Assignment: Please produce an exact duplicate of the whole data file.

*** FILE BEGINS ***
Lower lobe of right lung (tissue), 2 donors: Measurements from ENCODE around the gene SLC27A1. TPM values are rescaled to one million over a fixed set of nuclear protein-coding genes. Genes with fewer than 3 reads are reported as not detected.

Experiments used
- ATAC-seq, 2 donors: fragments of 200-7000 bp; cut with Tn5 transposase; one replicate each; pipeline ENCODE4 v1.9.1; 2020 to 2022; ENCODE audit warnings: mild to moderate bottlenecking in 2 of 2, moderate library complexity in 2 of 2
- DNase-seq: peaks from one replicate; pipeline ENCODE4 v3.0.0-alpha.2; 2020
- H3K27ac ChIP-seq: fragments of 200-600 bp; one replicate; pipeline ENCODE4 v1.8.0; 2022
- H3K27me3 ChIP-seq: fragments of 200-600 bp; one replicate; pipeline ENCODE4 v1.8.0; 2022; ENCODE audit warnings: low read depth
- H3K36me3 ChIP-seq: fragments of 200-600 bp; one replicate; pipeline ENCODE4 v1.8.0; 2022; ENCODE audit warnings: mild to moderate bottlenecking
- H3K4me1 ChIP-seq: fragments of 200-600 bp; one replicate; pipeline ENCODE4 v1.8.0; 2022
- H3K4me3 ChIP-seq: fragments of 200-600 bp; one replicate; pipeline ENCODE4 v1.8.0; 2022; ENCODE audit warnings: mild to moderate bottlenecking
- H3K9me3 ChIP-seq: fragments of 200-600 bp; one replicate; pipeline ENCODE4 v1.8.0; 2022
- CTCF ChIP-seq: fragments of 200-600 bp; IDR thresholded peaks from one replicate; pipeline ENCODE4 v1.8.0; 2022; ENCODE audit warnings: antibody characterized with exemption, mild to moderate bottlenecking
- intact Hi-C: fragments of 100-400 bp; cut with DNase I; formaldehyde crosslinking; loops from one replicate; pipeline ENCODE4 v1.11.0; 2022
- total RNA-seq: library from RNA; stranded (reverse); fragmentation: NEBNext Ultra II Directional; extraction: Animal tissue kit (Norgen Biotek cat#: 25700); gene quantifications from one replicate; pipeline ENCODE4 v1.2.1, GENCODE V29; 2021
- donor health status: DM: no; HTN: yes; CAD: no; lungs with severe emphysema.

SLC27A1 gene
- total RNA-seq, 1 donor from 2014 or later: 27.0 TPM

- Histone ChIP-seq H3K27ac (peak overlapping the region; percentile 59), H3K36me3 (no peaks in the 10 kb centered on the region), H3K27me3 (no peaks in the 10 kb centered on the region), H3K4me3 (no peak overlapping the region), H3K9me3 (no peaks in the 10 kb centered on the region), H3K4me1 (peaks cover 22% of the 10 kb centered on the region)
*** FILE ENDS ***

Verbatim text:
Lower lobe of right lung (tissue), 2 donors: Measurements from ENCODE around the gene SLC27A1. TPM values are rescaled to one million over a fixed set of nuclear protein-coding genes. Genes with fewer than 3 reads are reported as not detected.

Experiments used
- ATAC-seq, 2 donors: fragments of 200-7000 bp; cut with Tn5 transposase; one replicate each; pipeline ENCODE4 v1.9.1; 2020 to 2022; ENCODE audit warnings: mild to moderate bottlenecking in 2 of 2, moderate library complexity in 2 of 2
- DNase-seq: peaks from one replicate; pipeline ENCODE4 v3.0.0-alpha.2; 2020
- H3K27ac ChIP-seq: fragments of 200-600 bp; one replicate; pipeline ENCODE4 v1.8.0; 2022
- H3K27me3 ChIP-seq: fragments of 200-600 bp; one replicate; pipeline ENCODE4 v1.8.0; 2022; ENCODE audit warnings: low read depth
- H3K36me3 ChIP-seq: fragments of 200-600 bp; one replicate; pipeline ENCODE4 v1.8.0; 2022; ENCODE audit warnings: mild to moderate bottlenecking
- H3K4me1 ChIP-seq: fragments of 200-600 bp; one replicate; pipeline ENCODE4 v1.8.0; 2022
- H3K4me3 ChIP-seq: fragments of 200-600 bp; one replicate; pipeline ENCODE4 v1.8.0; 2022; ENCODE audit warnings: mild to moderate bottlenecking
- H3K9me3 ChIP-seq: fragments of 200-600 bp; one replicate; pipeline ENCODE4 v1.8.0; 2022
- CTCF ChIP-seq: fragments of 200-600 bp; IDR thresholded peaks from one replicate; pipeline ENCODE4 v1.8.0; 2022; ENCODE audit warnings: antibody characterized with exemption, mild to moderate bottlenecking
- intact Hi-C: fragments of 100-400 bp; cut with DNase I; formaldehyde crosslinking; loops from one replicate; pipeline ENCODE4 v1.11.0; 2022
- total RNA-seq: library from RNA; stranded (reverse); fragmentation: NEBNext Ultra II Directional; extraction: Animal tissue kit (Norgen Biotek cat#: 25700); gene quantifications from one replicate; pipeline ENCODE4 v1.2.1, GENCODE V29; 2021
- donor health status: DM: no; HTN: yes; CAD: no; lungs with severe emphysema.

SLC27A1 gene
- total RNA-seq, 1 donor from 2014 or later: 27.0 TPM

- Histone ChIP-seq H3K27ac (peak overlapping the region; percentile 59), H3K36me3 (no peaks in the 10 kb centered on the region), H3K27me3 (no peaks in the 10 kb centered on the region), H3K4me3 (no peak overlapping the region), H3K9me3 (no peaks in the 10 kb centered on the region), H3K4me1 (peaks cover 22% of the 10 kb centered on the region)